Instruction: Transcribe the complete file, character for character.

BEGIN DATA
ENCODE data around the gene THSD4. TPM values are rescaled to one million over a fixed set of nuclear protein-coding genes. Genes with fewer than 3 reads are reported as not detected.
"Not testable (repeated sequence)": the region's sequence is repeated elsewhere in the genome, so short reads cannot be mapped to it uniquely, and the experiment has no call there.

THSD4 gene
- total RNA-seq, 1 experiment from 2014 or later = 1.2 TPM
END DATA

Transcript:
ENCODE data around the gene THSD4. TPM values are rescaled to one million over a fixed set of nuclear protein-coding genes. Genes with fewer than 3 reads are reported as not detected.
"Not testable (repeated sequence)": the region's sequence is repeated elsewhere in the genome, so short reads cannot be mapped to it uniquely, and the experiment has no call there.

THSD4 gene
- total RNA-seq, 1 experiment from 2014 or later = 1.2 TPM